The 10 ft long x 2’ x 40” tall miter/ radial arm saw table has a middle shelf. Left to right: a spot for a plugged in 3” belt sander, short cut offs, 4 re purposed oak DT drawers for saw blades and jigs. Then the tool cases, misc. materials and a tile saw.
The miter box and 8ft long material support can be removed with 4 screws to reveal the radial arm saw and another fence with a stop. I hated the craftsman radial arm saw’s flimsy metal legs so I removed them and built the saw in to the new bench.
You can reach under to adjust the height and it has a dust collector. Rotate it sideways when not in use. The Formica top and shelf came out of a dumpster behind Sears.
Occasionally, a radial arm saw is really nice to have, like cutting dadoes, but I wouldn’t want one in a small shop because they are so huge. This solves everything.
How do you handle dust?
The Jet 2 stage Canister dust collector is great. I have it located as close to the center of the shop to avoid tripping over 4” hoses like it was before. There’s a T with a gate set up for the 2” collector pipe which spans the shop above to pick up the dust from the radial arm saw and the sanding machine.
I use a designated Rigid shop vac for the router table just because it’s easier to empty and switch on and off.
There is a Jet shop air cleaner hanging above, dead center. This machine is so quiet, I leave it on all the time.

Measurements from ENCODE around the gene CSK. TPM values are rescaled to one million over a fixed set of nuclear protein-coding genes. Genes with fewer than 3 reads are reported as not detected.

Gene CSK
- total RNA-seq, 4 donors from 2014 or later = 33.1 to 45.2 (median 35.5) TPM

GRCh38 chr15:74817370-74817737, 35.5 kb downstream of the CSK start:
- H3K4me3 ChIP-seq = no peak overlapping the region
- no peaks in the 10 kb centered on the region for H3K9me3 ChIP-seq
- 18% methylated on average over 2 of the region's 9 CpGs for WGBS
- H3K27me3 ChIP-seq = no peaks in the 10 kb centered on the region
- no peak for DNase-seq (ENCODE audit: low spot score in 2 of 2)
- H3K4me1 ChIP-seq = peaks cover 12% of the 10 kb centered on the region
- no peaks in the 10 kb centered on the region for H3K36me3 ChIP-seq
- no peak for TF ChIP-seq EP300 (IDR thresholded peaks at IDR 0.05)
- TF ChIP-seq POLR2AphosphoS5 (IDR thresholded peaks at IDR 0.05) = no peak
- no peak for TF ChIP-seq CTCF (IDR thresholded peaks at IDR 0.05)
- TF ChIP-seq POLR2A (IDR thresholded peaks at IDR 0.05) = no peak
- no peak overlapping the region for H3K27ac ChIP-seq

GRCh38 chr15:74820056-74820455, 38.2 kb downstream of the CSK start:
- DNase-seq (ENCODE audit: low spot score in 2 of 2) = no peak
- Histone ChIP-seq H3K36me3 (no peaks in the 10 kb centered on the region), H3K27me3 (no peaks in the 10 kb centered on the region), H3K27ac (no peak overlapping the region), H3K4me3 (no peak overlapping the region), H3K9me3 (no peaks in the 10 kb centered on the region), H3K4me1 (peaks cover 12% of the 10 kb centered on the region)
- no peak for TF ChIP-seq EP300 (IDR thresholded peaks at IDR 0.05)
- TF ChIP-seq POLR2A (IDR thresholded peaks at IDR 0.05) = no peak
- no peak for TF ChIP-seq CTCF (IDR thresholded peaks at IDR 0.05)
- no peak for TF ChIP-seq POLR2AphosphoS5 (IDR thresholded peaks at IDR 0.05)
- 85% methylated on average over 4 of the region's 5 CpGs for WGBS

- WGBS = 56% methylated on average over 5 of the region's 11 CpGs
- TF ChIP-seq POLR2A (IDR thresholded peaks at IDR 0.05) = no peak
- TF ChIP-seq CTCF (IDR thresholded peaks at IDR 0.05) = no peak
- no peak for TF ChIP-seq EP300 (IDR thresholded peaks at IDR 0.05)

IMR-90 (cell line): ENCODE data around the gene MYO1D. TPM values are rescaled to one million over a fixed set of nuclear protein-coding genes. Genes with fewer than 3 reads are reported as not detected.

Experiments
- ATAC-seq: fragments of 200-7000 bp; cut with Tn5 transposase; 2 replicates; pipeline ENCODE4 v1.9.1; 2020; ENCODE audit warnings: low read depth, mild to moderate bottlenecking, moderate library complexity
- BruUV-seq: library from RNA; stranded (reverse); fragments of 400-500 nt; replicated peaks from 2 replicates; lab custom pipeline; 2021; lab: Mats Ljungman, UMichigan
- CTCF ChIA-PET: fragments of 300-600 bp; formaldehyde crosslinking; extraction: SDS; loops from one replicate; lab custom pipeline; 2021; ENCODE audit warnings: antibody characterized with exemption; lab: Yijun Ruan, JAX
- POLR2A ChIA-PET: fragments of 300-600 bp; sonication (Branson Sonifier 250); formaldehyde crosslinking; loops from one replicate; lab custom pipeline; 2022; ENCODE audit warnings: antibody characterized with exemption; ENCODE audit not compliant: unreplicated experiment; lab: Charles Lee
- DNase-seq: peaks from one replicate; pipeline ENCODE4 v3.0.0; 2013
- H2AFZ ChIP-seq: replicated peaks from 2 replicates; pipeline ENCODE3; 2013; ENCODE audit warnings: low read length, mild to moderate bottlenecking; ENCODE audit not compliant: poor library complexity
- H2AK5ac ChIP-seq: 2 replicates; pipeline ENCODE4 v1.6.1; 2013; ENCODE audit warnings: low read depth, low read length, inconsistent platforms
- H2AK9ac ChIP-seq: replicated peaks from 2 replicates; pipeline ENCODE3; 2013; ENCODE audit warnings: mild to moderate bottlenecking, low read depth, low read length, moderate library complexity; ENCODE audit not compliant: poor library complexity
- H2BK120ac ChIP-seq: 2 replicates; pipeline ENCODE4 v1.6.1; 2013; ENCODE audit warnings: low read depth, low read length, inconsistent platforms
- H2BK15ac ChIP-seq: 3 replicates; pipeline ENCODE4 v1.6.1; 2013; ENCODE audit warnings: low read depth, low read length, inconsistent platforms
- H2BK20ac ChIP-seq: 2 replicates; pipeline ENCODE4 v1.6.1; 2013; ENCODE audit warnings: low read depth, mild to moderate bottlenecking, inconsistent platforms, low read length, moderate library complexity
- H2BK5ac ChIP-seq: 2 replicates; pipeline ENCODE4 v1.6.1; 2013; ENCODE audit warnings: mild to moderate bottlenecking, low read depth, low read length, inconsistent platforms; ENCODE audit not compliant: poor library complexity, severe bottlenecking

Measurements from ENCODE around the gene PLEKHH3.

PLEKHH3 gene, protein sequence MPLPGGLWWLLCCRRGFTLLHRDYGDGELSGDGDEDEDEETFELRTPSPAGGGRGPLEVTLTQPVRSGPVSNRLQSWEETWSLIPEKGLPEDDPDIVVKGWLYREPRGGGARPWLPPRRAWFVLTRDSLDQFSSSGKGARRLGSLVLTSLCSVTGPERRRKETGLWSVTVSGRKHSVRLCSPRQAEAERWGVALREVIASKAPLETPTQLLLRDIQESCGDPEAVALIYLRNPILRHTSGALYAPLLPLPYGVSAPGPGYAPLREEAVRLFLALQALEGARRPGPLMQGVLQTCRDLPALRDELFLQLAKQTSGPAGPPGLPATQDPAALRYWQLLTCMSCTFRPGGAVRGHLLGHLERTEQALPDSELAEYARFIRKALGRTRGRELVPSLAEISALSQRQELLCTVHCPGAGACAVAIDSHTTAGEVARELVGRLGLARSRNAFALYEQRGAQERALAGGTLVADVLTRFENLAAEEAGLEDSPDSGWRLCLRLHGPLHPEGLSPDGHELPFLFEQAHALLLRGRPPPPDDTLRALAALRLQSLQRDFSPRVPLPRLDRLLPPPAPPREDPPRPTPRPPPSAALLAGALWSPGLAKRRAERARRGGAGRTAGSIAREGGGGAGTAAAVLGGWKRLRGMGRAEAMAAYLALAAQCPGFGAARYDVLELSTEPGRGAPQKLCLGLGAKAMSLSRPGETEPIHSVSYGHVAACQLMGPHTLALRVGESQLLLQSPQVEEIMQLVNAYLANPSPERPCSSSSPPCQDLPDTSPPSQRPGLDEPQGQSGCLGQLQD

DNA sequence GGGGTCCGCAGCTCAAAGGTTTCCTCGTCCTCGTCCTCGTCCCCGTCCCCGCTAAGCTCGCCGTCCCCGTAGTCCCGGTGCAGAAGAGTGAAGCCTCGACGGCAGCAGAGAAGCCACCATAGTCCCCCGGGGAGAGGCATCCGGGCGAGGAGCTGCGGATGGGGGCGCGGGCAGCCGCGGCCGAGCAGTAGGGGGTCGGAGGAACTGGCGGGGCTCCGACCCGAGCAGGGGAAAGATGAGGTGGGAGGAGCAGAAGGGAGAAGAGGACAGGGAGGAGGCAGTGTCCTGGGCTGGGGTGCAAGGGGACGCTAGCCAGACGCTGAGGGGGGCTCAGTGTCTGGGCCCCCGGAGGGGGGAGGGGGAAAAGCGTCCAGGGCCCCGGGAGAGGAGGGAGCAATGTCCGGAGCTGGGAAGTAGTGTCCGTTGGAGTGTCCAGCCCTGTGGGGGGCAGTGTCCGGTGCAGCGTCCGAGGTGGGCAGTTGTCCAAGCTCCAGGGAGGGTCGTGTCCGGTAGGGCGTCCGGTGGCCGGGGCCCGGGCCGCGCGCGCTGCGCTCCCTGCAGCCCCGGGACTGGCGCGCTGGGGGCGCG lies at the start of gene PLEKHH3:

I like to blow off everything at the end of the day, hit the 30 min. delay timer and run. Nice clean air in the shop the next morning.
Even with all of this, it still gets ½ thick during a project and you have to break out the brooms and vacuum.
My favorite? Open the garage door and grab the leaf blower…. Now we’re talkin.
Do you have a unique way of lighting the space?
How do you arrange power outlets?
I grabbed 6 old 2×4 light fixtures out of a dumpster (again) and surface mounted them on the vaulted drywalled ceiling. There are switched shop lights mounted under a melamine shelf above the slat board and over the lathe.
I have a designated magnetic task light for the band saw. Very nice.
There is a continuous (outlet every 12”) power strip around the room just under the slat board.
Do you have an Alarm, stereo or TV set up in your shop?
I have 4 motion sensor lights around my shop and one inside, an alarm and computerized video recording system, monitored by KEYTH alarm systems with a school bell inside that will shatter your eyeballs,